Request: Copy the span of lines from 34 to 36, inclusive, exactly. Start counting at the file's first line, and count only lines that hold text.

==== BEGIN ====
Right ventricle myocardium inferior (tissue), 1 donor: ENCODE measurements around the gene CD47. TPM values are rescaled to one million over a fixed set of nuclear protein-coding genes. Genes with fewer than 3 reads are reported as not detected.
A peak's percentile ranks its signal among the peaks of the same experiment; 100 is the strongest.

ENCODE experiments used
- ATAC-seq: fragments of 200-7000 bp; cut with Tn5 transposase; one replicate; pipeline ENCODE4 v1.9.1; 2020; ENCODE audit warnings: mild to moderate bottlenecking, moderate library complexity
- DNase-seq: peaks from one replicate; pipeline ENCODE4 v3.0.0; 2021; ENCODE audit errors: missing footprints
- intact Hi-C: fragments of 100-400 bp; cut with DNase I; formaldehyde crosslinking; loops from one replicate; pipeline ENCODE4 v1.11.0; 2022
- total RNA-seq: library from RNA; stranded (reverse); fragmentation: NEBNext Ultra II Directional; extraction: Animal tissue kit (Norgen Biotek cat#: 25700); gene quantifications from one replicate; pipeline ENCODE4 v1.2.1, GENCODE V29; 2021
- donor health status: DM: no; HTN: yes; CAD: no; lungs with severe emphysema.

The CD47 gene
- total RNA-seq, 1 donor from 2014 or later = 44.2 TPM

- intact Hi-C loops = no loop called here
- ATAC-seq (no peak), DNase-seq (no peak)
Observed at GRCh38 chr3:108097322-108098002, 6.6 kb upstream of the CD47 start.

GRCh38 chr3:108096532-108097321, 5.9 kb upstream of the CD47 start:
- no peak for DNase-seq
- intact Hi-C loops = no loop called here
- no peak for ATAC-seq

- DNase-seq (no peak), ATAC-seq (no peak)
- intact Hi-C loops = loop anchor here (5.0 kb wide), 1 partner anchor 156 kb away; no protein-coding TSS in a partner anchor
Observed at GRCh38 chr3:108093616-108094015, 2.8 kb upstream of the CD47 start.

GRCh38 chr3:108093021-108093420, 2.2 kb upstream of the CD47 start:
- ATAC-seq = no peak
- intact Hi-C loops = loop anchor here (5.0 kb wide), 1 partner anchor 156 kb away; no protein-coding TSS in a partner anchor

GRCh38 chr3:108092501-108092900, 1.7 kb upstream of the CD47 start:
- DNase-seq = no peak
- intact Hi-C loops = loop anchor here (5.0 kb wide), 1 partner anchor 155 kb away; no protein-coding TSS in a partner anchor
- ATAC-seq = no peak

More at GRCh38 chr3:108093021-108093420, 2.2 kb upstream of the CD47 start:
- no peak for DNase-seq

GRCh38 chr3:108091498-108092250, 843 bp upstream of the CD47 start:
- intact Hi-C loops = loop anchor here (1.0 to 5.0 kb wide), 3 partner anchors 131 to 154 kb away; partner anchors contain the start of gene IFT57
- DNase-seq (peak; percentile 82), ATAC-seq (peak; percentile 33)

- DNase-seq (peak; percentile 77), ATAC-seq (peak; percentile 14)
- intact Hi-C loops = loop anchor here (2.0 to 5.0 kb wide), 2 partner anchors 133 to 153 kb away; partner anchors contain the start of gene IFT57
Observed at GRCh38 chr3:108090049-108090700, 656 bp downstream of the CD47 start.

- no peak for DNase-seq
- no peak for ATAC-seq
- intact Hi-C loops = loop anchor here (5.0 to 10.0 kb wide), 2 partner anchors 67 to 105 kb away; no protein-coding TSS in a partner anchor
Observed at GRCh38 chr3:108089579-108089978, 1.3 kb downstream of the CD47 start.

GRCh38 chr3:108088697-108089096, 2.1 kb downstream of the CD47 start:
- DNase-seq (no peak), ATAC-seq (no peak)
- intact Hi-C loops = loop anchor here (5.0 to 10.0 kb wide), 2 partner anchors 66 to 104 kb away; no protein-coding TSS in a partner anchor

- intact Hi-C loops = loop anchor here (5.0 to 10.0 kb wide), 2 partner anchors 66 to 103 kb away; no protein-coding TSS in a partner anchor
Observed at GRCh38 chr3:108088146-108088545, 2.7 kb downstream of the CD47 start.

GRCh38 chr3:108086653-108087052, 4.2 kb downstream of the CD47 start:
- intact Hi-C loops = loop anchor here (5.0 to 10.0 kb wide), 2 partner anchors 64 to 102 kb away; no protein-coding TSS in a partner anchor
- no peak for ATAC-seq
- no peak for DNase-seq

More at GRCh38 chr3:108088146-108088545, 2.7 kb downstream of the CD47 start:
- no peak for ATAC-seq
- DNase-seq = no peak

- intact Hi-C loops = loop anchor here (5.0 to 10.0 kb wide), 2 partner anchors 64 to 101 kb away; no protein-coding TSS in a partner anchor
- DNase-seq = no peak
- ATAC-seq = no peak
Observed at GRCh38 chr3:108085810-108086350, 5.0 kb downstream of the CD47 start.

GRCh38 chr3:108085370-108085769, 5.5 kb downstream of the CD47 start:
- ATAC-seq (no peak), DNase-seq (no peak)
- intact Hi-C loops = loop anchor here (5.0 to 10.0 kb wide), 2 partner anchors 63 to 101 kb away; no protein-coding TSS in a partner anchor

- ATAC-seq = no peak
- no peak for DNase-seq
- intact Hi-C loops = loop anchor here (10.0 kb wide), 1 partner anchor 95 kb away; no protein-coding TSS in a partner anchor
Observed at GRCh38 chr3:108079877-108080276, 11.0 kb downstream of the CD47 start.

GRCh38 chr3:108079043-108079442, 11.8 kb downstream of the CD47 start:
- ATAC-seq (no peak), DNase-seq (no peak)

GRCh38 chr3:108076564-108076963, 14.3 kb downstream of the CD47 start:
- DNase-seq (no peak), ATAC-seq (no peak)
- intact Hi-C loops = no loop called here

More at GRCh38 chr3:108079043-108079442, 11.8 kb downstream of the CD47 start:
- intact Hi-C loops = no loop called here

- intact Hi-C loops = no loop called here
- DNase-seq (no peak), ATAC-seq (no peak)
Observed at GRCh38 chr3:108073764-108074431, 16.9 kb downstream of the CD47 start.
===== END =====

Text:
- intact Hi-C loops = loop anchor here (2.0 to 5.0 kb wide), 2 partner anchors 133 to 153 kb away; partner anchors contain the start of gene IFT57
Observed at GRCh38 chr3:108090049-108090700, 656 bp downstream of the CD47 start.

- no peak for DNase-seq